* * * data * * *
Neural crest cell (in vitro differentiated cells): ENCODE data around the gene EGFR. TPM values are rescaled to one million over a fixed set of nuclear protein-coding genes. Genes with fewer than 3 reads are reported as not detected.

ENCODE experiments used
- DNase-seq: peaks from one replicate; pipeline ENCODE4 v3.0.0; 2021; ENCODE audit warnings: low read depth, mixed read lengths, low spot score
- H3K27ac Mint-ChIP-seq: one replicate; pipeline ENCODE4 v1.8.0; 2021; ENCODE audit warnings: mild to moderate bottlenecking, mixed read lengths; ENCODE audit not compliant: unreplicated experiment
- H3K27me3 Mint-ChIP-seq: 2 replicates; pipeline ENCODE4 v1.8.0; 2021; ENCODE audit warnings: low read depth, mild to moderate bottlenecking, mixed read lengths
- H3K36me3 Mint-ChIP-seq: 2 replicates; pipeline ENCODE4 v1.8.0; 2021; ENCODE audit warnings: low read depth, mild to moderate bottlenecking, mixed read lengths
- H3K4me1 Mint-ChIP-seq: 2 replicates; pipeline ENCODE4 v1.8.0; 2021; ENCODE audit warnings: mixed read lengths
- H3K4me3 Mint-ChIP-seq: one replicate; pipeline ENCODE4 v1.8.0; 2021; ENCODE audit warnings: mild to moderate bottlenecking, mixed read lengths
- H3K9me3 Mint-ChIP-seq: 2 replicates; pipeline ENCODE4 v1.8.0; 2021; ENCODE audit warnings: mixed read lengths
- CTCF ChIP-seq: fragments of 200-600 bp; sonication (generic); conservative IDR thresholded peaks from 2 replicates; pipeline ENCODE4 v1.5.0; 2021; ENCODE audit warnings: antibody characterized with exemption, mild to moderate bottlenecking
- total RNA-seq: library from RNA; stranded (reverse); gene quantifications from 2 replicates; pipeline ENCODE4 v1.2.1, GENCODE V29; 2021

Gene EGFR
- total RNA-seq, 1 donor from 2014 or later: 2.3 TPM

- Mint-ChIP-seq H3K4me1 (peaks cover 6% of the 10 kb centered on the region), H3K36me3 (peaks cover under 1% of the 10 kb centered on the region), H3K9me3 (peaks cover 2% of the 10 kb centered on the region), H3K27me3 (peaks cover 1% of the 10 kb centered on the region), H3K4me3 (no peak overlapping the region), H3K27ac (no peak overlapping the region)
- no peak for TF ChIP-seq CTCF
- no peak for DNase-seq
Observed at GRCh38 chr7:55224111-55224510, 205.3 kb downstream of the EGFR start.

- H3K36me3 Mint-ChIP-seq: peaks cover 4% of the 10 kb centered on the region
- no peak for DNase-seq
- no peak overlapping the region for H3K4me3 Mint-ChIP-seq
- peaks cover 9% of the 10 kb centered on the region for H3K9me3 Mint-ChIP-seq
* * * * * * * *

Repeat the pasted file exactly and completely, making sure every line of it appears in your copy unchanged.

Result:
Neural crest cell (in vitro differentiated cells): ENCODE data around the gene EGFR. TPM values are rescaled to one million over a fixed set of nuclear protein-coding genes. Genes with fewer than 3 reads are reported as not detected.

ENCODE experiments used
- DNase-seq: peaks from one replicate; pipeline ENCODE4 v3.0.0; 2021; ENCODE audit warnings: low read depth, mixed read lengths, low spot score
- H3K27ac Mint-ChIP-seq: one replicate; pipeline ENCODE4 v1.8.0; 2021; ENCODE audit warnings: mild to moderate bottlenecking, mixed read lengths; ENCODE audit not compliant: unreplicated experiment
- H3K27me3 Mint-ChIP-seq: 2 replicates; pipeline ENCODE4 v1.8.0; 2021; ENCODE audit warnings: low read depth, mild to moderate bottlenecking, mixed read lengths
- H3K36me3 Mint-ChIP-seq: 2 replicates; pipeline ENCODE4 v1.8.0; 2021; ENCODE audit warnings: low read depth, mild to moderate bottlenecking, mixed read lengths
- H3K4me1 Mint-ChIP-seq: 2 replicates; pipeline ENCODE4 v1.8.0; 2021; ENCODE audit warnings: mixed read lengths
- H3K4me3 Mint-ChIP-seq: one replicate; pipeline ENCODE4 v1.8.0; 2021; ENCODE audit warnings: mild to moderate bottlenecking, mixed read lengths
- H3K9me3 Mint-ChIP-seq: 2 replicates; pipeline ENCODE4 v1.8.0; 2021; ENCODE audit warnings: mixed read lengths
- CTCF ChIP-seq: fragments of 200-600 bp; sonication (generic); conservative IDR thresholded peaks from 2 replicates; pipeline ENCODE4 v1.5.0; 2021; ENCODE audit warnings: antibody characterized with exemption, mild to moderate bottlenecking
- total RNA-seq: library from RNA; stranded (reverse); gene quantifications from 2 replicates; pipeline ENCODE4 v1.2.1, GENCODE V29; 2021

Gene EGFR
- total RNA-seq, 1 donor from 2014 or later: 2.3 TPM

- Mint-ChIP-seq H3K4me1 (peaks cover 6% of the 10 kb centered on the region), H3K36me3 (peaks cover under 1% of the 10 kb centered on the region), H3K9me3 (peaks cover 2% of the 10 kb centered on the region), H3K27me3 (peaks cover 1% of the 10 kb centered on the region), H3K4me3 (no peak overlapping the region), H3K27ac (no peak overlapping the region)
- no peak for TF ChIP-seq CTCF
- no peak for DNase-seq
Observed at GRCh38 chr7:55224111-55224510, 205.3 kb downstream of the EGFR start.

- H3K36me3 Mint-ChIP-seq: peaks cover 4% of the 10 kb centered on the region
- no peak for DNase-seq
- no peak overlapping the region for H3K4me3 Mint-ChIP-seq
- peaks cover 9% of the 10 kb centered on the region for H3K9me3 Mint-ChIP-seq